Father, Love, Marriage & Divorce

Non-traditionally traditional

Maintaining, re-creating and even inventing new traditions is hard work on a blended family. Whether or not to carry on a tradition from a previous marriage – for the sake of the children , or to throw caution to the wind and start all over again is a question we asked ourselves. For us, there was one tradition that took no consideration as even as adults we enjoyed it as much as the children.

Every year the kids know they get a special set of pajamas and a special pair of slippers that can’t be opened or worn until our special night a week or so before Christmas. This particular tradition comes from my side, something I have done with my children since they were born. Which of course begs the question who is it really for, right? My youngest was a just a baby and it started because she simply wouldn’t sleep, and I was exhausted. My husband at the time loaded us into the car, pajamas, slippers and all and we went for a late-night drive. On our search for something exciting, while trying to get little miss to fall asleep – we came across beautiful Christmas lights. There were these two streets which came together  and would put on an elaborate production of animated lawn ornaments  and lights that led from one house to the next. The lawns were all lined in white bulb lights and every house had its own theme, yet still maintained the uniform flow. One stop for some hot cocoa later, and we had a tradition on our hands.

Over the years those nights came complete with diaper blowouts – being cleaned up along the side of the road. Vomit filled back seats when hot cocoa and our son didn’t mix; and of course some pretty great nights of looking at the most beautiful lights. One night a year we could peek into the life of a complete stranger, imagining what their life might be like, or how it would feel to live in a big home like the ones we visited. Homes that even if on the inside were broken, the lighting and theatrics would work as a beautiful cover-up.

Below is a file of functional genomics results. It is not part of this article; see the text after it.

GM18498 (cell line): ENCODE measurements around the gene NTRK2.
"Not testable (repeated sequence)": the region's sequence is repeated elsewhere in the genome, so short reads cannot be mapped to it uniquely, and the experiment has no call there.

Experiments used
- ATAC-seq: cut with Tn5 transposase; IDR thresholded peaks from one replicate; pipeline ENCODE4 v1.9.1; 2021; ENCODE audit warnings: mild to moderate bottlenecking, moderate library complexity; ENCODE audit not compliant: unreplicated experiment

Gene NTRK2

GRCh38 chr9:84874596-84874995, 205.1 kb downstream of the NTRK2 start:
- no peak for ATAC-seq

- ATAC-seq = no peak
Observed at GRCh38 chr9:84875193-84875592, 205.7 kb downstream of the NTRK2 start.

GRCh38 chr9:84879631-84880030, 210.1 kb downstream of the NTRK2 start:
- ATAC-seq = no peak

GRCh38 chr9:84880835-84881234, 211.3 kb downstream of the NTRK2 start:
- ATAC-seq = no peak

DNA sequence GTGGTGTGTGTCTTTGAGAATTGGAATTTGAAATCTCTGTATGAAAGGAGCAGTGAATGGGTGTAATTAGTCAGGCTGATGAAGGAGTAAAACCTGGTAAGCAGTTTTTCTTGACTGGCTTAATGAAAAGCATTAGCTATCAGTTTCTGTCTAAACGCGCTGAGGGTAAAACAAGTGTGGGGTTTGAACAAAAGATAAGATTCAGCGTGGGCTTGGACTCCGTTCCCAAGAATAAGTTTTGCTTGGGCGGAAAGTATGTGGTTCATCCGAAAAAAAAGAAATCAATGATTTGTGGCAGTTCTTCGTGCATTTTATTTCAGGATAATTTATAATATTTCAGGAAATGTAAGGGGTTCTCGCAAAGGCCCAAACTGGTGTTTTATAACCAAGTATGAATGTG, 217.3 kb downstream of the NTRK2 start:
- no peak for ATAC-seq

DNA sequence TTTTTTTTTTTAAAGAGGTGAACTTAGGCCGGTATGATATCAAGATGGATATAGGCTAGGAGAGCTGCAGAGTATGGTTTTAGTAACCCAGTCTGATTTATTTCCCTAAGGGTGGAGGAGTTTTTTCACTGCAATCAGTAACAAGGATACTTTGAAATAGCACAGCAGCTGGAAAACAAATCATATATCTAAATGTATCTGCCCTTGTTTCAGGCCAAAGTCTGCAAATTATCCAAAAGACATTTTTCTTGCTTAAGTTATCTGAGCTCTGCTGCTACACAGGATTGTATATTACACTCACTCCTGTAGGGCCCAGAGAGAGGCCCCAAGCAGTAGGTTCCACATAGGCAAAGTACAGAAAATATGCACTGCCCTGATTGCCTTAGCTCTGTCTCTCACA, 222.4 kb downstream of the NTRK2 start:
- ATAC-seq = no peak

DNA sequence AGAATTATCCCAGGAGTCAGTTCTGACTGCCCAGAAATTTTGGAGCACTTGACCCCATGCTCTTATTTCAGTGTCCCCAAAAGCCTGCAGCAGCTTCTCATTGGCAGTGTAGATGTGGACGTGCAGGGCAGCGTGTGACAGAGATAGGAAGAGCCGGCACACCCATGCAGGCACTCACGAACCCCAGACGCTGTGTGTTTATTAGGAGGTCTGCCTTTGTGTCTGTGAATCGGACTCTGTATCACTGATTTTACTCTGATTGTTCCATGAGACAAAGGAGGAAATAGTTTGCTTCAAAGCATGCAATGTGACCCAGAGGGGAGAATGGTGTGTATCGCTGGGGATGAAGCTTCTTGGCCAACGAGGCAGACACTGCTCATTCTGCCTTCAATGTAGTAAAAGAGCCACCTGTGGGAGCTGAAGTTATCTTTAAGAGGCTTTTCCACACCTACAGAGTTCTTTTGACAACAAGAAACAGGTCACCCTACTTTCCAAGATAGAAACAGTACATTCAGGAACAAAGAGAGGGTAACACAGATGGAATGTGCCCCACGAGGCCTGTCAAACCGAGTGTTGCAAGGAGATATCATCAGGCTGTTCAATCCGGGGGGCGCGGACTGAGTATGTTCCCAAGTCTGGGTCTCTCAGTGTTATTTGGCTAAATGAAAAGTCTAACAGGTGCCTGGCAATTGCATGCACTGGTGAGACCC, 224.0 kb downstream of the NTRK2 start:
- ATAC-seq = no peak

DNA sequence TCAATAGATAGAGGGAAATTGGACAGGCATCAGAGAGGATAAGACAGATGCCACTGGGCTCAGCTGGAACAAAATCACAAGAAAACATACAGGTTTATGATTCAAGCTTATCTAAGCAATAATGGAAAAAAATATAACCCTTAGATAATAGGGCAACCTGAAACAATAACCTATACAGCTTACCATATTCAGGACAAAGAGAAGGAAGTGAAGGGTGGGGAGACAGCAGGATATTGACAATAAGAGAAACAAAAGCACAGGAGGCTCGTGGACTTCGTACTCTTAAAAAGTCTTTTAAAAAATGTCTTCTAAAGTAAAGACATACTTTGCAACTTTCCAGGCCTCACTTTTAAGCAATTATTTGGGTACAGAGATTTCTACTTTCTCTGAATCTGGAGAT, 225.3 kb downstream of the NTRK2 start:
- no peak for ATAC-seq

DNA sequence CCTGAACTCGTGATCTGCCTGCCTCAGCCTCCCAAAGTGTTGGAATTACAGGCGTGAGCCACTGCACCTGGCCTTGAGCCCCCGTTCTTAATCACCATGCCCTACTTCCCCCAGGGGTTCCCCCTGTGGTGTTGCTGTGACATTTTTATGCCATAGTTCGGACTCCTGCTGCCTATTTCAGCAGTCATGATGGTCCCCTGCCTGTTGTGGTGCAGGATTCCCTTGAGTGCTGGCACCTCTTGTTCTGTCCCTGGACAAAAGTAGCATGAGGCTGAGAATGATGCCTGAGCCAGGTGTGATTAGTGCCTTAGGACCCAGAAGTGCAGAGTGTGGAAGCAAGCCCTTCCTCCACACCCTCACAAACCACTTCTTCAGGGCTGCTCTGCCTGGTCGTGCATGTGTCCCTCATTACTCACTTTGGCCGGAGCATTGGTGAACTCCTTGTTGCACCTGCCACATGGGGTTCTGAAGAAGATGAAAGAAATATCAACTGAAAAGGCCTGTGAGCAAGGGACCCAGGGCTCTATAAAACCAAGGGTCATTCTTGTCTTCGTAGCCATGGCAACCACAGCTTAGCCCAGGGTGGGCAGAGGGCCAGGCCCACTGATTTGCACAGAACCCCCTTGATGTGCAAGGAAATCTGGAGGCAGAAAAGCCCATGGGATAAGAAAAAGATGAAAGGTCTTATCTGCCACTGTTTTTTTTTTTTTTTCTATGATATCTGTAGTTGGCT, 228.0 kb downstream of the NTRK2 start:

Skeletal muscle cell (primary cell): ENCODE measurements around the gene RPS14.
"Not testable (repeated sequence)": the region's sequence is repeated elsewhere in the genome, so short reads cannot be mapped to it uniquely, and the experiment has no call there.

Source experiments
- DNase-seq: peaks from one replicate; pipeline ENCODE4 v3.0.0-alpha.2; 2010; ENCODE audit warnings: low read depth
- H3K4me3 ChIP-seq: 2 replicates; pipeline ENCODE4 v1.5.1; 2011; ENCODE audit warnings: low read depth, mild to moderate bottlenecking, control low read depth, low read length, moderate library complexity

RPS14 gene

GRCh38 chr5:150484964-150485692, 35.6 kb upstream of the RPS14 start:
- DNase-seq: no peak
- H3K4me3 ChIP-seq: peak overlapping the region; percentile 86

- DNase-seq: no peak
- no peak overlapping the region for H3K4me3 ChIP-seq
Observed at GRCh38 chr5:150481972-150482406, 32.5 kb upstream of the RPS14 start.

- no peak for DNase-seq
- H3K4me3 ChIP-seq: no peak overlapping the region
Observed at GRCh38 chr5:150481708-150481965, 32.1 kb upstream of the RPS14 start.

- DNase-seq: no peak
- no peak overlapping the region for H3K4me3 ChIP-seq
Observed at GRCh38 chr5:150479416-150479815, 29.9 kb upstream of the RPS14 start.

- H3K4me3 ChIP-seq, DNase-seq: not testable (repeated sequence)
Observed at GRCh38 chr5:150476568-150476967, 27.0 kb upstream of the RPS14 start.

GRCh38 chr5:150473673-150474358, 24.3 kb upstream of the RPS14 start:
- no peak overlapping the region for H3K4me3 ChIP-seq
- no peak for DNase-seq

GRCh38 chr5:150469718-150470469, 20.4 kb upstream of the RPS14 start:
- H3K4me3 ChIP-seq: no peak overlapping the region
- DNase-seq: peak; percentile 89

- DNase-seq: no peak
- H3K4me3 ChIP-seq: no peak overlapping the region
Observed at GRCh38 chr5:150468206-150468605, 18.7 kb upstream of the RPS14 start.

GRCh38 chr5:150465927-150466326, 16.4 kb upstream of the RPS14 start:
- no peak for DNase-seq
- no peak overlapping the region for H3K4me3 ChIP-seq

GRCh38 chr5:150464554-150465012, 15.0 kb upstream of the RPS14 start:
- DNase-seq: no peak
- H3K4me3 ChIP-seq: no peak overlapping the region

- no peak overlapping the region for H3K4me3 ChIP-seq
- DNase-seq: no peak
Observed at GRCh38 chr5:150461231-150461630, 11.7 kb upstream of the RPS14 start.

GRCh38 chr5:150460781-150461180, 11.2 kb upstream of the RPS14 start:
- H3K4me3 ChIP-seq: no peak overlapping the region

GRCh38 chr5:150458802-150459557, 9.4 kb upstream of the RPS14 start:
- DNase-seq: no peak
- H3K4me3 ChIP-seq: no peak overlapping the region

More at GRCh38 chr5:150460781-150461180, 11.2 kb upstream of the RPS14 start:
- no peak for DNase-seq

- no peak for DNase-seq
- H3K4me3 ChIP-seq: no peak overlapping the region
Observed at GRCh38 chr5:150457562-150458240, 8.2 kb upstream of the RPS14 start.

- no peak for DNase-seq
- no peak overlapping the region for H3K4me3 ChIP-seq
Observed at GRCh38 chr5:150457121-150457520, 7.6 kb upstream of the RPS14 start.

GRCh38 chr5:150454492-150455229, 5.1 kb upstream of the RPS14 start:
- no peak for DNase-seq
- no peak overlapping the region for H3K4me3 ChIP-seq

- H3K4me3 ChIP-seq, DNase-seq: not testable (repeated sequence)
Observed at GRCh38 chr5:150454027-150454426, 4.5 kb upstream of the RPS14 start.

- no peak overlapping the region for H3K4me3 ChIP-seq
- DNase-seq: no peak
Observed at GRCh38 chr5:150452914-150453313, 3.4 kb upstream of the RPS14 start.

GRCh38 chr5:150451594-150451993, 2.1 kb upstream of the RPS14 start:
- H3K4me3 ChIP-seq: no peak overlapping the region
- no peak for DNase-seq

As our marriage diminished,  the children needed that tradition, that piece of normalcy  – a gentle reminder that somethings do stay the same. Possibly even doubling the occurrence, which in this tradition it did, since now both myself and my ex-husband did them separately.

Now six years later we have both re-married and carried on this tradition ( minus the divorcing of course)  to our new spouses and children. The kids still get just as excited picking out the special set of pajamas and slippers, and help with getting their younger siblings equally excited. They still get ready for bed every night close to christmas just waiting for one of us to say tonight is the night – go get your pajamas on. The only difference really is that our daughter likes chai instead of hot cocoa – but the rest is pretty magical every time.

Thinking back now,  it is a pretty great realization to see that traditions can take form in any manner, not just from great-grandparents, which seems to be the norm. They can be passed down from friends, family, previous relationships whatever your heart and home are open to.

What tradition did you come about non-traditionally in your home?

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8 thoughts on “Non-traditionally traditional”

  1. As a step mom myself, I was drawn to read your blog – I can relate to the whole question about where old traditions give way to new. I have come to realize that blending them where possible and preserving them where necessary is the best way to go.
    This was a nicely written post, I wish the white type didn’t cross over the grey border, though, makes these 40+ eyeballs squint a bit, and adds to the need for wrinkle cream.

    1. Mary, thank you for reading my blog, especially as a Stepmom yourself. The white type over the grey border bothers me too – maybe something I should look into. Thank you for your advice.

  2. Ah, this brings back memories. We never made a tradition of it, ourselves, but there were several houses on a street in our old neighborhood that teamed up to decorate their lawns with lights. I drove past them almost every evening in December and it brought me such joy. Thank you for resurrecting that memory in me.

  3. What a lovely tradition. And, I do love the descriptions of bodily functions. It is great that you can show your sense of humor with the situation and balance it with your description of divorce at holiday time. I only have one small suggestion and it could just be me but I was confused in the second paragraph about what the tradition was that you are writing about. I found that I had to read it a couple of times, feeling I missed something and then figuring out later that you were taking the kids to see the lights. Other than that, I think I may be borrowing your tradition for our family this year. Thank you for sharing!

    1. Yes, I do have a problem with losing focus and assuming people will just follow – something I need to work on. Thank you for that help. I do try to add in humor to any serious situation, as I believe that humor heals and makes it easier to not cry 🙂

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